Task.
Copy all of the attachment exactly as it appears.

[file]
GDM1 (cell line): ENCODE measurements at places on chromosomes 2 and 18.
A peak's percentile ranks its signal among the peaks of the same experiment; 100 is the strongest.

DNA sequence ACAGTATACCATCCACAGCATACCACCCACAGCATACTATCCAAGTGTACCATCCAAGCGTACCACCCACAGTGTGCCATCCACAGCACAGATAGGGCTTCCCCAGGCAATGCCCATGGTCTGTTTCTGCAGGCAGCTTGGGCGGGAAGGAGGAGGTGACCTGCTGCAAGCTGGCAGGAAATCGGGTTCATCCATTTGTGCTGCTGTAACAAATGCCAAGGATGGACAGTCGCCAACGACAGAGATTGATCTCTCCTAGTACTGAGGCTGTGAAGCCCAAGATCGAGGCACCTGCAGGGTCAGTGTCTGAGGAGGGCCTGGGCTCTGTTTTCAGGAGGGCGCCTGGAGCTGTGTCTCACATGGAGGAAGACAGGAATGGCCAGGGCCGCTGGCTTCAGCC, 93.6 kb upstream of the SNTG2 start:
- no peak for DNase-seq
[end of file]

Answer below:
GDM1 (cell line): ENCODE measurements at places on chromosomes 2 and 18.
A peak's percentile ranks its signal among the peaks of the same experiment; 100 is the strongest.

DNA sequence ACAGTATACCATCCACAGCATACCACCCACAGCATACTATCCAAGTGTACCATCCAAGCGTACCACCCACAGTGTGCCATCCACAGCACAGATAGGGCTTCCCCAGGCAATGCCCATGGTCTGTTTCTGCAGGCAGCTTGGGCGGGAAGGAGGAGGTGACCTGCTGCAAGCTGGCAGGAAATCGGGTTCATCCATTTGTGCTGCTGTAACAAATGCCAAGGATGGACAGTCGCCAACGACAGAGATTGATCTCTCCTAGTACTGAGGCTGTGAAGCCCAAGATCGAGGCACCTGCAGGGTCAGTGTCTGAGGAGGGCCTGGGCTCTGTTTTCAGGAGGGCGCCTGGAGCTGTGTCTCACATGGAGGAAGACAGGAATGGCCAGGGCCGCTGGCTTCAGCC, 93.6 kb upstream of the SNTG2 start:
- no peak for DNase-seq